BAMAKO/BERLIN | | mali

BAMAKO/BERLIN (Own report) - Serious accusations raised by the United Nations against the Malian army are also implicating the Bundeswehr and German policy. According to a recent UN report, Mali’s armed forces have been massacring civilians since some time - within the framework of its counter-terrorist operations in central Mali. Since over five years, EU troops, particularly from the Bundeswehr, have been training Malian soldiers. The Bundeswehr claims that "content and guidelines of humanitarian international law" are an "important component of its training concept." The development in central Mali exemplifies how state discrimination and social conflicts foster jihadism - and how anti-jihadi military action, favored by Berlin and the EU - in Mali only leads to a steady deterioration of the situation and an increase in brutality. According to observers, the situation in Mali has become significantly worse since the German-European intervention began five years ago. more…

BERLIN/PARIS/BAMAKO | | maliburkinaniger

BERLIN/PARIS/BAMAKO (Own report) - Nearly five years after the European military mission was launched in Mali, experts are describing the country's situation as a disaster and warning against Berlin and Paris' further militarization of the Sahel. Mali "has never" seen "such a level of violence" as "currently," says a former French diplomat. The regional conflicts cannot be solved militarily, explained the International Crisis Group, a pro-western think tank, using the example of a Burkinabe province at the border with Mali, where, even though it was possible to suppress jihadi unrest, for the time being, the conflict can again flare up at any time, because the reasons for the unrest have not been dealt with. Nevertheless, the German government supports the creation of an intervention force of the "G5 Sahel" group of countries, which launched its first military operation yesterday. Despite the disastrous consequences of militarization, the Bundeswehr is using the Mali mission as the focus of its PR campaign. more…

BERLIN/N'DJAMENA/BAMAKO | | malitschadnigeria

BERLIN/N'DJAMENA/BAMAKO (Own report) - Berlin is using today's visit of Nigeria's President, Muhammadu Buhari to enhance its rapidly growing military influence in West Africa. Chancellor Angela Merkel's trip to Africa early this week has already revealed Germany's growing military importance on the African continent. According to reports, a "change" can already be noted, particularly in Mali. Traditionally within France's exclusive sphere of influence, the EU, "fundamentally under German leadership," is now increasingly determining that country's development. The German government is also expanding the Bundeswehr's activities and the supply of military hardware to Niger and Chad, along with the construction of a military base in Niger's capital Niamey. Berlin is also seeking to obtain influence in the war against Boko Haram in Nigeria. The first accords on support measures had already been reached with Nigeria last year. Germany is enhancing its network of influence in West Africa by increasing the deployment of expeditionary troops, the establishment of military bases and by supplying military aid. This could possibly reduce France's traditional political and military predominance in its former colonies. more…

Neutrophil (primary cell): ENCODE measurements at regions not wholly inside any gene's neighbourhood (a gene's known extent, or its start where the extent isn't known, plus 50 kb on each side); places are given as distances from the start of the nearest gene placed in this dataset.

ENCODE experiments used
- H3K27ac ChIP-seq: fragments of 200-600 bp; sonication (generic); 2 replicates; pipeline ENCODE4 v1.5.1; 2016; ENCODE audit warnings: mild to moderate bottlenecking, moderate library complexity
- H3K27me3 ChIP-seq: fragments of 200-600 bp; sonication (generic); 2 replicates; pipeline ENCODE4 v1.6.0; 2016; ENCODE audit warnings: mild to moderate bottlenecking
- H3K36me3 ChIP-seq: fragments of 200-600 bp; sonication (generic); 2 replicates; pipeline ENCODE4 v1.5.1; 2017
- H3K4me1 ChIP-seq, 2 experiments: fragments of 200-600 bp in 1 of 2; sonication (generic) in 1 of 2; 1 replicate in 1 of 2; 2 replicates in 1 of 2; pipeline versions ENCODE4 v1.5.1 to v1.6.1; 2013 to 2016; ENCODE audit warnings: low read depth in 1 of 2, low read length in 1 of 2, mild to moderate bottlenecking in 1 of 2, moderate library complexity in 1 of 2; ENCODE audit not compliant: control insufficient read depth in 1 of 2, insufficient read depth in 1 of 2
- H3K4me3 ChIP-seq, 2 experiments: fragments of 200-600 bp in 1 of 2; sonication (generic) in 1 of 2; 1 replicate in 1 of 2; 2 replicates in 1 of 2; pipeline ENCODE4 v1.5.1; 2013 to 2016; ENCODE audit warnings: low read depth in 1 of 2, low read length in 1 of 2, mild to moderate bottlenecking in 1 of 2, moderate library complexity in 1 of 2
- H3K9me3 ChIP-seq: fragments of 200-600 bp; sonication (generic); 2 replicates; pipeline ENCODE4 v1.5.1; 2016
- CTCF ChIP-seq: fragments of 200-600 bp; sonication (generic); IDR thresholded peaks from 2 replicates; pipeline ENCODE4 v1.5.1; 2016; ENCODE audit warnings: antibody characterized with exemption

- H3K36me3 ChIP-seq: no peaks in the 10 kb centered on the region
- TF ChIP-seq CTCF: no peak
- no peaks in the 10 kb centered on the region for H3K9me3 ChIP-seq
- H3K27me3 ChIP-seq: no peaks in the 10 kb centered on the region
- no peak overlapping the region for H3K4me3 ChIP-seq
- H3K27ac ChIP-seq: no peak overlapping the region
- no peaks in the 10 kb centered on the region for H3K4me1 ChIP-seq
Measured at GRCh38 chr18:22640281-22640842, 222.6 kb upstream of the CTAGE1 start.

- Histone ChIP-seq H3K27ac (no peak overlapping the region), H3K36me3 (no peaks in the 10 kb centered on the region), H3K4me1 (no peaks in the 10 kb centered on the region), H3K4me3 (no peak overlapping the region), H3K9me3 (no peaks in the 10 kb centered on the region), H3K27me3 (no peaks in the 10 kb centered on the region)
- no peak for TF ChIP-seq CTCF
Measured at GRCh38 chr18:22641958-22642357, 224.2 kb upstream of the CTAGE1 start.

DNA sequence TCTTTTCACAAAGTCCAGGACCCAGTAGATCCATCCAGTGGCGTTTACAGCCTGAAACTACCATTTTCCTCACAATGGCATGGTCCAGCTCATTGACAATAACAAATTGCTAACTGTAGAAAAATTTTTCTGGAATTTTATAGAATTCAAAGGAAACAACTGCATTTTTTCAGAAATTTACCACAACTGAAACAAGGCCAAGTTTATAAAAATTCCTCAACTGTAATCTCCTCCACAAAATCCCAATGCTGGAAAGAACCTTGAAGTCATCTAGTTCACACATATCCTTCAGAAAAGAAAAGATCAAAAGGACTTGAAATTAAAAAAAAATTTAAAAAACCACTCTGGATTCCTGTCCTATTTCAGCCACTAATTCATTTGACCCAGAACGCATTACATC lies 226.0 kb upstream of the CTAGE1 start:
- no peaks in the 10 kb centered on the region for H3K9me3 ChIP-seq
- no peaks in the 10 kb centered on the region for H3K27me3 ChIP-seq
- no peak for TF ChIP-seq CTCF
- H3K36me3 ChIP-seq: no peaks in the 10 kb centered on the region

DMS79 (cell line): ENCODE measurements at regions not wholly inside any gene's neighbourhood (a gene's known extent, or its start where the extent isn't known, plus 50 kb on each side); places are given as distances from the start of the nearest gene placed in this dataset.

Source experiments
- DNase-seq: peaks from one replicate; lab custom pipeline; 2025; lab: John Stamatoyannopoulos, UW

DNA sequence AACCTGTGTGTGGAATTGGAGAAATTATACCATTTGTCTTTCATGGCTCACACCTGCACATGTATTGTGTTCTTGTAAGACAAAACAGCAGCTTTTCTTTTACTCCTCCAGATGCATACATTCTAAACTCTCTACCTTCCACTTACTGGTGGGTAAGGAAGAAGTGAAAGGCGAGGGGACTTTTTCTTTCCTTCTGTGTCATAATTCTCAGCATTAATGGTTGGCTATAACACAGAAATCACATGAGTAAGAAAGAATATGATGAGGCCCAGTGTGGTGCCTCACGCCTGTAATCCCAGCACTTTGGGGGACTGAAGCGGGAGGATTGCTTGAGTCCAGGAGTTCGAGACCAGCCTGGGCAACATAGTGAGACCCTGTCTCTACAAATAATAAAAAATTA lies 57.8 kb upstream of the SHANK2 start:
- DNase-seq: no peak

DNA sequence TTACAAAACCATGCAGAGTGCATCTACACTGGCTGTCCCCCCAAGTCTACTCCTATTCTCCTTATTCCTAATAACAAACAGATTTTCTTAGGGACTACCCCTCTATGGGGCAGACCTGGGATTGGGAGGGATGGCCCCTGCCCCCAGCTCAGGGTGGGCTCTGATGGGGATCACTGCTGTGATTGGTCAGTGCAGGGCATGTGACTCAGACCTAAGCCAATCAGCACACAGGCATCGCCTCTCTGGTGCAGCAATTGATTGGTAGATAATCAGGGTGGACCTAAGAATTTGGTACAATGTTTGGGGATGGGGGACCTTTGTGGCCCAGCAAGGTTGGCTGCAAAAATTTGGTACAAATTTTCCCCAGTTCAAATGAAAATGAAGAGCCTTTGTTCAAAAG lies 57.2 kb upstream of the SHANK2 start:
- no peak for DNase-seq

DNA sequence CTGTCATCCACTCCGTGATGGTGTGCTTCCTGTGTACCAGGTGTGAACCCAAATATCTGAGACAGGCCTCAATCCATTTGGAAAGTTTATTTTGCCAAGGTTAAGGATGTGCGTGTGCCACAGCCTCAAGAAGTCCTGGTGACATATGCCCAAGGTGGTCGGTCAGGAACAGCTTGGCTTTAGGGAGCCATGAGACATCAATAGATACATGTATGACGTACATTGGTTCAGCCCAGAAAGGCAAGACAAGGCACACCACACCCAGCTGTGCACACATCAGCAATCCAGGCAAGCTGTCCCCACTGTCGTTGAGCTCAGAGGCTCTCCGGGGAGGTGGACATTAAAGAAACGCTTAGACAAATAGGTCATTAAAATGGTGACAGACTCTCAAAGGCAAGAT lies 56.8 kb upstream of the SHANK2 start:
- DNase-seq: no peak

BERLIN/BAMAKO | | mali

BERLIN/BAMAKO (Own report) - The German government has taken the decision to expand the German military mission in Mali to the north of the country, plagued with terrorist attacks. Following the deployment of German UN Blue Helmet troops (MINUSMA) in Gao in northern Mali, German soldiers will also be training units of the Malian army. In the north of that country, there are often terrorist attacks on convoys of foreign troops. Most recently, three French soldiers were killed in a bombing last Tuesday. Observers are warning that, due to particularities of the peace agreement signed in the summer of 2015, the training program in the north could benefit future Touareg insurgencies. Three years after the beginning of the intervention in Mali, the situation is showing clear similarities to Afghanistan. One can hardly speak in terms of a "stabilization" of the theatre of operations, but rather, as reported by a Malian intelligence agency, of the "terrorist threat" spreading to the center and the south of the country. Attacks are being carried out not only against the forces of MINUSMA but also those of the EU's EUTM Mali. more…

KABUL/BERLIN/BAMAKO | | maliafghanistan

KABUL/BERLIN/BAMAKO (Own report) - Berlin is legitimizing German military intervention by alleging it is to combat the causes of fleeing. The Bundeswehr must undertake operations in Mali, "so that people will no longer have to flee the violence and hopelessness," claimed Defense Minister Ursula von der Leyen, early this week during her visit in Mali's capital Bamako. She is using the current refugee crisis in Germany to arouse sympathy for the Bundeswehr's interventions. However, with its aggressive foreign policy, Germany is actively helping create the causes for people to flee. A prime example is the Federal Republic of Germany's Afghan policy since the 1980s. Together with other western governments, Bonn had exacerbated the Afghan civil war with its support for the Mujahidin. Millions of Afghans had to flee the country and Afghanistan has never recovered from its political, economic, and social devastation. The Bundeswehr's deployment in Afghanistan, which began in 2001 and whose main mission was ended last year, has provoked a new wave of refugees. more…

BERLIN/PARIS/BANGUI/BAMAKO | | malifrankreich